The added benefit of this threaded assembly attached to the bell was that it could be used not only secure the bell to the mount at the final step, but could also be used to lift the bell onto the column in the first place. We lifted it by using a shouldered machinery eye bolt in the coupling nut assembly on the bell in conjunction with a chain hoist and gantry.

Finally, once the bell was in place on the mount, I removed the lifting eye bolt and passed a longer bolt through the threaded assembly attached to the bell and into the second coupling nut that was secured earlier within the strut channel column.

Although more of the bell’s surface area is currently supported with the threaded assembly washers (relative to the surface area of the rim’s edge), the bottom of the supporting post base caused deflection in the HDPE pallet. This deflection occurred over the course of several weeks as we waited for the rim-supporting polypropylene shims to arrive. Fortunately, those shims worked well to distribute some of the weight at the rim and to alleviate most of the HDPE pallet deflection—however, such deflection may not have occurred in the first place if the shims had been used soon after mounting the bell on the strut channel column.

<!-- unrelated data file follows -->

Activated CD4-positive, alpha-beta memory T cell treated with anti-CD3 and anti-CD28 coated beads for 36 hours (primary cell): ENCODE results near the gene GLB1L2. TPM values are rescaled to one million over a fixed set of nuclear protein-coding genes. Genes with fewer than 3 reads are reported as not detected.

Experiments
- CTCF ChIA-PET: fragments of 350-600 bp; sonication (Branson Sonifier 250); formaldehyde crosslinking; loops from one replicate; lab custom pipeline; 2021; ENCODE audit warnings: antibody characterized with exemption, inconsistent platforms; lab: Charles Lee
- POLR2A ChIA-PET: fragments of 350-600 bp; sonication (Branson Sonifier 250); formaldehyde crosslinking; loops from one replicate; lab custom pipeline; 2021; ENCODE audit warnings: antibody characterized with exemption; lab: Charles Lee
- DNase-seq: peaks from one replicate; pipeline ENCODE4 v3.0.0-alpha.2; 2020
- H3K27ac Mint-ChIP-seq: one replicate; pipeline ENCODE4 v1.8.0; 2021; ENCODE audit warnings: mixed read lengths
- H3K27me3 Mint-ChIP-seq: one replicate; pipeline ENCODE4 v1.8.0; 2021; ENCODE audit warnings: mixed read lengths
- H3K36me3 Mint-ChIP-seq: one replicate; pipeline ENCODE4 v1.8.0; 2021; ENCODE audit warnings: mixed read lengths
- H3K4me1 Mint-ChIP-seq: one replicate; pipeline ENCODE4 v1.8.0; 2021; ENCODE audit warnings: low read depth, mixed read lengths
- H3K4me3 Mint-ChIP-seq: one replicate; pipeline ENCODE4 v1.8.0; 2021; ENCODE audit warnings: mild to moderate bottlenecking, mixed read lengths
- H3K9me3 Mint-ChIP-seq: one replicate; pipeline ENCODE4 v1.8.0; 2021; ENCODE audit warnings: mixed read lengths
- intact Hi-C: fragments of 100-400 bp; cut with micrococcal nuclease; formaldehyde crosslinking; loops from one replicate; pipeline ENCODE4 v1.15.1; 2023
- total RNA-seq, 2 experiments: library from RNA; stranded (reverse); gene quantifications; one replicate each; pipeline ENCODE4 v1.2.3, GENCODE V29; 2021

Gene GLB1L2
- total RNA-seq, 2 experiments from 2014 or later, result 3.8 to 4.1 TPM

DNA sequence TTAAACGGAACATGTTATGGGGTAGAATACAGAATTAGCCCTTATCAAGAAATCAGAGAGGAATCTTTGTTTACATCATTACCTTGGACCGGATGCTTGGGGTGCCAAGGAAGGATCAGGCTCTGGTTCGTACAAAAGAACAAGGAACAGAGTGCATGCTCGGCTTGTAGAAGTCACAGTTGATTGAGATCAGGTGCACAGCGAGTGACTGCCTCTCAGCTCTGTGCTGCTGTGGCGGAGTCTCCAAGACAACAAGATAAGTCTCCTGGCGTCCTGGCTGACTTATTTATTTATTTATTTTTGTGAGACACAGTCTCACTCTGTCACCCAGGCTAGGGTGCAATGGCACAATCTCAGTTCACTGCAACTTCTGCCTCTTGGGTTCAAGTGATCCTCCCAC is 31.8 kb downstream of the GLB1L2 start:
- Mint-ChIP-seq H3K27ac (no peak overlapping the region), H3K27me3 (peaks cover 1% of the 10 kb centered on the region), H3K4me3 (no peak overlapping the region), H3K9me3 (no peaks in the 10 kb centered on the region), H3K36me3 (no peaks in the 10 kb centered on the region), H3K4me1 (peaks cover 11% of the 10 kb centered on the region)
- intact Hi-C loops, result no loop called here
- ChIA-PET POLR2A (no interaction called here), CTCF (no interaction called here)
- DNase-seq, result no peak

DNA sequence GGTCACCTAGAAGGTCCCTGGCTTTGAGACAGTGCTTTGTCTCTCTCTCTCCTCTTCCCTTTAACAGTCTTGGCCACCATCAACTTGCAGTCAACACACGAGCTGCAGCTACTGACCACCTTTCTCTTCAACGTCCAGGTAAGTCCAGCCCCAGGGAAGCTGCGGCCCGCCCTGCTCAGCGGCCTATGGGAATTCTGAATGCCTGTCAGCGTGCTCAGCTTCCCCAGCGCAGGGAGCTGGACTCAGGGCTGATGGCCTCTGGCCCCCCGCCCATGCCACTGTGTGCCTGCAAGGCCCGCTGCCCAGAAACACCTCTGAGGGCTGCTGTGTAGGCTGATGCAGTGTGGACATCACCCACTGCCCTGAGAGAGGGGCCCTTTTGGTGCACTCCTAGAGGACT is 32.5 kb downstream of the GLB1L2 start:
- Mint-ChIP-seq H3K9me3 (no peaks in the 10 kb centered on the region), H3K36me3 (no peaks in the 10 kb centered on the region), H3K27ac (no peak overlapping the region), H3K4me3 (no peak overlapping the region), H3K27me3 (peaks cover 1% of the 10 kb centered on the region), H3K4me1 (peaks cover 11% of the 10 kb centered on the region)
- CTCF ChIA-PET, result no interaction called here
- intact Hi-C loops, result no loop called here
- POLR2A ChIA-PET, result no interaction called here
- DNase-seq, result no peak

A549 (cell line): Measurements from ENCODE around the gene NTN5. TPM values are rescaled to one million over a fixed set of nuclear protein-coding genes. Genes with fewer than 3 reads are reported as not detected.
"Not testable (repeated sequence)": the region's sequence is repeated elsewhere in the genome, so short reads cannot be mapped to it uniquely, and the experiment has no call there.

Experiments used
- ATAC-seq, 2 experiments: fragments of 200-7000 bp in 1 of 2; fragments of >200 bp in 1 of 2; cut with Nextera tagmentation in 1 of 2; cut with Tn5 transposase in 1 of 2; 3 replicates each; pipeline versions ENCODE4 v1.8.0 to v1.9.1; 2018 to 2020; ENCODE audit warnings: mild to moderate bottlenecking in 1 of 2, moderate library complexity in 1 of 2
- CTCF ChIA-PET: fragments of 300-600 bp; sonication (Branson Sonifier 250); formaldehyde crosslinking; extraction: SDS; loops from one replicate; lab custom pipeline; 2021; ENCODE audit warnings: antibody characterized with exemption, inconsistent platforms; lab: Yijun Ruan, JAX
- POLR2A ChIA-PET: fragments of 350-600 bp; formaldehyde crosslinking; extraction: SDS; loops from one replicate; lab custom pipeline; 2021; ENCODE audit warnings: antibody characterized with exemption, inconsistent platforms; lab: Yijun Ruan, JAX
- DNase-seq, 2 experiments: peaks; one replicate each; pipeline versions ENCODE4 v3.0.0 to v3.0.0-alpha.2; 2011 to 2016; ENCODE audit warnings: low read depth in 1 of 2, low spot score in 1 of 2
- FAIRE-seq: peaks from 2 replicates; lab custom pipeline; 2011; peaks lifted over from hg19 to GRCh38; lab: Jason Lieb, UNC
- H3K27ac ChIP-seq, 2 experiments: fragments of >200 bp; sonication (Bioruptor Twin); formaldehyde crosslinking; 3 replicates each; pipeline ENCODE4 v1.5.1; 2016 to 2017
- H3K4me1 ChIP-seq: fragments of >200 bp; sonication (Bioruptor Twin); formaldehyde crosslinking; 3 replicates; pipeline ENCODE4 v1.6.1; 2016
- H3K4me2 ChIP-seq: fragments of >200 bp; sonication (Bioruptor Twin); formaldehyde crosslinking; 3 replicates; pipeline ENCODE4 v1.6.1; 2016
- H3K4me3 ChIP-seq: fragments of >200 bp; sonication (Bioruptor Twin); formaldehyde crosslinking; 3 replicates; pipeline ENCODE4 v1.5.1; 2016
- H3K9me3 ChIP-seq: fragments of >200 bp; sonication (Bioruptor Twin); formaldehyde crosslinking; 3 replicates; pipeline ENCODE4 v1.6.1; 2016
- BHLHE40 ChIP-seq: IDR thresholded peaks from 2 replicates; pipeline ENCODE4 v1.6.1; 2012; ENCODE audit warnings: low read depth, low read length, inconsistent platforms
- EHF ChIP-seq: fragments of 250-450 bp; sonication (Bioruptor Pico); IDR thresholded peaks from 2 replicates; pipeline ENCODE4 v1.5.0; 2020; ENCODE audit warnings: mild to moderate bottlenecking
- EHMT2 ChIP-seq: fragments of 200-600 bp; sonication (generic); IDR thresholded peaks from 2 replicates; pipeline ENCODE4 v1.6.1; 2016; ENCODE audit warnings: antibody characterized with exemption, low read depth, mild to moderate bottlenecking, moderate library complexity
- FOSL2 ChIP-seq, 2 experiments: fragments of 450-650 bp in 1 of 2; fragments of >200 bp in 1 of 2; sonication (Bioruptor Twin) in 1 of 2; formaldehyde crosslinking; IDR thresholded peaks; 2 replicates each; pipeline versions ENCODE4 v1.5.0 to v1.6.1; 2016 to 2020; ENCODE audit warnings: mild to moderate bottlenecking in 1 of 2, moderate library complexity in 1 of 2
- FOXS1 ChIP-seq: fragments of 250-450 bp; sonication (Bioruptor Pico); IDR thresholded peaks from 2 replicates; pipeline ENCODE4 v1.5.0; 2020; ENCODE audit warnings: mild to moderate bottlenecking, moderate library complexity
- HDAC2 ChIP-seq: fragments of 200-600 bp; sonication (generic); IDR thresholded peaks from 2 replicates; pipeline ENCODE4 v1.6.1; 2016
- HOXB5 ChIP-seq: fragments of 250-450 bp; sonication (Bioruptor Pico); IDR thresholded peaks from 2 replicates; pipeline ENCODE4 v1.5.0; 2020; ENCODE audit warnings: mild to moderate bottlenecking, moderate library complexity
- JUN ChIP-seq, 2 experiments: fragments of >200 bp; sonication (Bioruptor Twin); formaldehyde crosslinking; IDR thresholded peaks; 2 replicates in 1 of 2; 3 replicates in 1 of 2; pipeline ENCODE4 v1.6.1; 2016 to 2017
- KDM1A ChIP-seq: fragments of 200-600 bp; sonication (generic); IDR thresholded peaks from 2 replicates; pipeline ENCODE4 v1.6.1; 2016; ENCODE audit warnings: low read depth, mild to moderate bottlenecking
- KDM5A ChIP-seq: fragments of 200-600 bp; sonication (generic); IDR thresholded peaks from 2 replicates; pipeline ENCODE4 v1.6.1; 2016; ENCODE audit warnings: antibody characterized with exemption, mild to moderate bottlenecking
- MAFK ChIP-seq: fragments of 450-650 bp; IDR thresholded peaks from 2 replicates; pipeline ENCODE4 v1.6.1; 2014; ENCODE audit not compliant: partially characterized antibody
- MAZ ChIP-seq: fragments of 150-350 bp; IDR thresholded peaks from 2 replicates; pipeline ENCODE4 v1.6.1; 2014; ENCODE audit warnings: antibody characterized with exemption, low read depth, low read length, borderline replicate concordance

Knauer Figure 8

Fig. 8. The USS Rainier bell on its final, secured, strut channel assembly. (U.S. Navy photo by Naval History and Heritage Command Collection Management Facility staff/Released 180305-N-NO147-002)

Hopefully these strut channel systems will prove useful to conservators and others tasked with collections care. The affordability, ubiquity of component parts, and ease of assembly make strut channel systems a viable and attractive option for those in need of customizable solutions within the confines of limited resources. We will continue to develop strut channel for other applications and look forward to the adaptations made by others for varied collections materials.


I would like to thank my NHHC Conservation Branch colleagues, David Krop, Yoonjo Lee, Abigail Preston, and Melissa Swanson, for their work obtaining the materials used, help with implementing the assemblies, and for their overall support.


Thomas and Betts. 2015. Superstrut Metal Framing System. Accessed June 1, 2017.

Wikipedia. s.vv. “Strut channel.” Last updated May 31, 2017.


Further Reading

Lever Mechanical Advantage Equation and Calculator - Case #3. Engineers Edge, LLC. Accessed June 1, 2017.

        by Karl Knauer, Conservation Branch, Naval History and Heritage Command



Published: Thu Jul 09 16:11:33 EDT 2020